Russian Blogosphere Survey for April 13, 2015
This is a daily Fort Russ feature. To access earlier editions, please click on the Daily Brief tab above the title.
It’s the 54th anniversary of Yuriy Gagarin’s flight into space!
The skirmishes around the Donetsk Airport are still of the firefight variety–neither side is actually attempting to advance, though the UAF has adopted the same tactic as around Shirokino, by launching raids into the no-man’s land separating the two front lines, and subjecting Novorossia’s entrenchments to direct fire from tanks and small arms, but apparently not attempting a direct assault. UAF is simply carrying out a “reconnaissance by force” to discern the strength and dislocation of Novorossia defenses. Other purposes may include training of newly arrived reservists, and even masking own weakness–it’s doubtful the UAF is in the same shape as it was even in early January. In the longer term, however, offensive operations cannot be ruled out–by either side. Kiev has succeeded in largely subordinating all the “volunteer battalions,” and moreover Rinat Akhmetov’s pacifying influence is diminishing due to the bankruptcy of his Metalinvest. Thus Poroshenko does not need fear another Maidan by the neo-Nazis–the big question is whether the centralization is aimed at removing a threat to his own power, or at launching a more coordinated offensive effort against Novorossia in the future.
Struggle over Yatsenyuk’s seat
No sooner was the anti-corruption commission voted into being than speculation over who would replace Yats intensified. Candidates include Yaresko (highly likely), Groisman (not as likely), Timoshenko (radioactive), and Kononenko (who???). Yurasumy’s money is on Yaresko, as is mine, incidentally. She owes her job to Poroshenko, has no own power base, therefore poses no threat to Poroshenko whatsoever. The fact of her close ties to the US is a major plus, too.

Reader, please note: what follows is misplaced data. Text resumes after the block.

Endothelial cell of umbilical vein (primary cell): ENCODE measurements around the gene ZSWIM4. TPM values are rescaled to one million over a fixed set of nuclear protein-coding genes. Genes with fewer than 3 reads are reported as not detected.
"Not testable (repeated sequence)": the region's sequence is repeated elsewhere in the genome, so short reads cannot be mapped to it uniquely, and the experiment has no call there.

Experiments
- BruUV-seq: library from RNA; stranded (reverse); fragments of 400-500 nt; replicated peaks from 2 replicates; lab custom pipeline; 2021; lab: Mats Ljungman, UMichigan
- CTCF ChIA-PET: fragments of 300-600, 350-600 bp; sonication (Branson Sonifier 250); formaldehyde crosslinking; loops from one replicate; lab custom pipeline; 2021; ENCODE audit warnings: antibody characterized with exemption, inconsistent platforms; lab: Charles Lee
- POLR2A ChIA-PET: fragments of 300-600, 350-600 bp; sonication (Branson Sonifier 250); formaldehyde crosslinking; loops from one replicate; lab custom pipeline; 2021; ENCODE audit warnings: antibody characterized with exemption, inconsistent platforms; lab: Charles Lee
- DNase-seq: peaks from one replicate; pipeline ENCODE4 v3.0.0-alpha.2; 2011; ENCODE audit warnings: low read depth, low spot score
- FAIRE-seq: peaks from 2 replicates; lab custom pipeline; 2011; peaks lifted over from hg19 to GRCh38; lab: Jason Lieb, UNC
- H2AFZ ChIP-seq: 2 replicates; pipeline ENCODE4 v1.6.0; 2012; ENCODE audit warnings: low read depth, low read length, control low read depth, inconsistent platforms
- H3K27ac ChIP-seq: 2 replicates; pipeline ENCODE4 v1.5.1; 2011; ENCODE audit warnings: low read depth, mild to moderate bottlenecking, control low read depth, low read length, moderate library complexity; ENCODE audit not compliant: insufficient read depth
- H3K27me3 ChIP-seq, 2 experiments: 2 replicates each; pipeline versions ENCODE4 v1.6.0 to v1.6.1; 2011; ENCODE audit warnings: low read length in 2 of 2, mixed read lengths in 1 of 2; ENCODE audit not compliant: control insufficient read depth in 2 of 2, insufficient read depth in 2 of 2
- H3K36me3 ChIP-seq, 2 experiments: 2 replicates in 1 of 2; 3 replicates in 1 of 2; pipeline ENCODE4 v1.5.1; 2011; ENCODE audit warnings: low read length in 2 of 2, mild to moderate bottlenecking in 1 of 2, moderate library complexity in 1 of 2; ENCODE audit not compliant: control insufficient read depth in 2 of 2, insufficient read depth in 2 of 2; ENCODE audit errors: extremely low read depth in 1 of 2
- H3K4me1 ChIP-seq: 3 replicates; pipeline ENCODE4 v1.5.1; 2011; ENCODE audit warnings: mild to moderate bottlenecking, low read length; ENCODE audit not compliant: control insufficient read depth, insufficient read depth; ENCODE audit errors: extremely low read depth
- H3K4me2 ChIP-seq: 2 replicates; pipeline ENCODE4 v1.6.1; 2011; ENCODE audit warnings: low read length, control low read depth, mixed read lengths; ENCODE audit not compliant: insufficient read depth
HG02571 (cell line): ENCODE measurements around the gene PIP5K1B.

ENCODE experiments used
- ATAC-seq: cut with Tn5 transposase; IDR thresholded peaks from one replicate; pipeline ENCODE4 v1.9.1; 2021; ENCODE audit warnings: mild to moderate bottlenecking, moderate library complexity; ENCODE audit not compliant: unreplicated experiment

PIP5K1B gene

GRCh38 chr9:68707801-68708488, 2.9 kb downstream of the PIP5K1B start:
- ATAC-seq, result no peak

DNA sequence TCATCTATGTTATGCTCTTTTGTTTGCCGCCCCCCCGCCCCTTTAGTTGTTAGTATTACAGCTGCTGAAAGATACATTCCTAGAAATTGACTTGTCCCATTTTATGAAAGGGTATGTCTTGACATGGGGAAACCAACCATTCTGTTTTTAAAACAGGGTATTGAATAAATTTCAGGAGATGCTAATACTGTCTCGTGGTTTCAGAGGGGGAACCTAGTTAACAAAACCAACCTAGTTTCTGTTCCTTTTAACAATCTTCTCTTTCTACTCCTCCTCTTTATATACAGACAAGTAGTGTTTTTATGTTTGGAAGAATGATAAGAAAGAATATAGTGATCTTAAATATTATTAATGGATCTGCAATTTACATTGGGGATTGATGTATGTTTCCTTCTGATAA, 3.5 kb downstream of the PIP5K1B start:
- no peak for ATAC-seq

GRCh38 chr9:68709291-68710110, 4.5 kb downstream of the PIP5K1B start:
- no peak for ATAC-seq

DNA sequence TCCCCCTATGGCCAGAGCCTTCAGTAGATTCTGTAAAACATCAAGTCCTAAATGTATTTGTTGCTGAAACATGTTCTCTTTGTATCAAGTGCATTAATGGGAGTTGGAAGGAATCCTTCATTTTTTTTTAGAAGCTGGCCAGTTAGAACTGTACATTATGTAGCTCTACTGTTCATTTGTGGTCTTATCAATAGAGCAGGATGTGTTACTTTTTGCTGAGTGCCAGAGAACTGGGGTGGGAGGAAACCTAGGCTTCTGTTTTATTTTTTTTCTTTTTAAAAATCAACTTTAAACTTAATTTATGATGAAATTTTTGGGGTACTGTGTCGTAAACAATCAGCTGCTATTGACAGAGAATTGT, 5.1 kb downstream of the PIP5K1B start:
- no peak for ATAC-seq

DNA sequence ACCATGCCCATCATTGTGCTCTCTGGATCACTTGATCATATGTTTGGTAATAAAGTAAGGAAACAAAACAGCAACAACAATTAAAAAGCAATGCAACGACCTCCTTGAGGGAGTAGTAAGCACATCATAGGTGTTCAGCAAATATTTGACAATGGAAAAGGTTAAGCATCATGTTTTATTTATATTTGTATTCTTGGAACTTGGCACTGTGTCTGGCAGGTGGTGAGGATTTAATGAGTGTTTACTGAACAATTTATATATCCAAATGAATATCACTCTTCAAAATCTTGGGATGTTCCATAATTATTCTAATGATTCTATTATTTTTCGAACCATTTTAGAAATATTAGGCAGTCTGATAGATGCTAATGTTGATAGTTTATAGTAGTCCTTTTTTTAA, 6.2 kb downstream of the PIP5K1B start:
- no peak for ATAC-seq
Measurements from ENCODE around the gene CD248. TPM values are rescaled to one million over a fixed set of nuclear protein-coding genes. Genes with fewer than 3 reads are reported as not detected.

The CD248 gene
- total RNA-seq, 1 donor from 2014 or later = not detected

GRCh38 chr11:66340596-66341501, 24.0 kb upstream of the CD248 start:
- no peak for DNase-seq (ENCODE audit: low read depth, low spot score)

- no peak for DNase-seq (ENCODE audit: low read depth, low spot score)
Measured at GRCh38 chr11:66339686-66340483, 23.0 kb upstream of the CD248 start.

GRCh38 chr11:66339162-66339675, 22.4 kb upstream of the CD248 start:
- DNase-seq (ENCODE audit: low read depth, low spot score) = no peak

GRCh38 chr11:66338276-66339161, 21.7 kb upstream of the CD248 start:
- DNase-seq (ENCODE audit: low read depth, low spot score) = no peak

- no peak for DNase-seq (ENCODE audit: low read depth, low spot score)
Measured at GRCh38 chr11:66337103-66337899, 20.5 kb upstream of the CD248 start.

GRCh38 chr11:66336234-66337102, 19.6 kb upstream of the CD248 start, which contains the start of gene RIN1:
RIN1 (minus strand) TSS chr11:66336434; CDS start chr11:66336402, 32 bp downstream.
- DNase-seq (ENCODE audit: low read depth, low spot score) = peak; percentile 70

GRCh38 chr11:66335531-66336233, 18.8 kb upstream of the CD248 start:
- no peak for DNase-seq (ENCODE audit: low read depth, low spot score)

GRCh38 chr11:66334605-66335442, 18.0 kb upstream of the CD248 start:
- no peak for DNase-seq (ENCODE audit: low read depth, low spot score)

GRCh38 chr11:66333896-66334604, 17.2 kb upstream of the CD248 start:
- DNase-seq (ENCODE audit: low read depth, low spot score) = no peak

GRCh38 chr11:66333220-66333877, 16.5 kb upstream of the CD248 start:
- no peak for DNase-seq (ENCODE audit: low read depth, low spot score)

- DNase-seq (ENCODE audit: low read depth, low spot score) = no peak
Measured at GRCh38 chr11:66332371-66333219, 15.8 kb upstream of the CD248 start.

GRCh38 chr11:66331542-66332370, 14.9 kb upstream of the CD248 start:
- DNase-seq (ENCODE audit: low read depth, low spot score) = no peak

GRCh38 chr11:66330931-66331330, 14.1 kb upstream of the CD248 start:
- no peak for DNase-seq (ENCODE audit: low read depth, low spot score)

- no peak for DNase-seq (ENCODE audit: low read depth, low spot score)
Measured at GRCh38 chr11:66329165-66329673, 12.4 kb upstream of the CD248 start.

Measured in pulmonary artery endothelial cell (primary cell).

Information War Background Noise. “Battles” are replacing “firefights.”
Yurasumy notes that in the Ukrainian reports from the Donbass, there are increasing references to “battles”, and fewer to mere “firefights.” A “firefight” is a feature of the “ceasefire.” However, for there to be a “battle” one has to be in a “war”, which suggests the Ukrainian public is being prepared for the resumption of active combat operations sometime in the spring, or during the summer at the latest.
The author, a well respected Russian political analyst Gevorg Mirzayan, argues that Russia is unlikely to permit the Novorossia militia to advance on Mariupol (or, probably, to engage in other similar offensive operations). He argues that this would only play into Poroshenko’s hands, as the war would help him solidify domestic popular support (it would make it easier to attribute the economic catastrophe to Putin, Russia, Novorossia, etc.), and would bring the West once again down on Ukraine’s side. It may well be that the UAF “battle days” have precisely that in mind–provoking Novorossia into action, so as to get EU and NATO to help Ukraine. Considering Ukraine’s current situation, what else can its government hope for?
In reply to the pope’s naming of, among other things, Stalinism as one of the worst crimes in history: So the Pope does not wish to acknowledge that the Crusades, the sack of Constantinople, the inquisition, the Night of St. Bartholomew, the Church’s support of the Nazis, were all forms of genocide?
US Air Force C-5A Galaxy heavy transport aircraft photographed at Lvov, April 12, 2015. What was the cargo???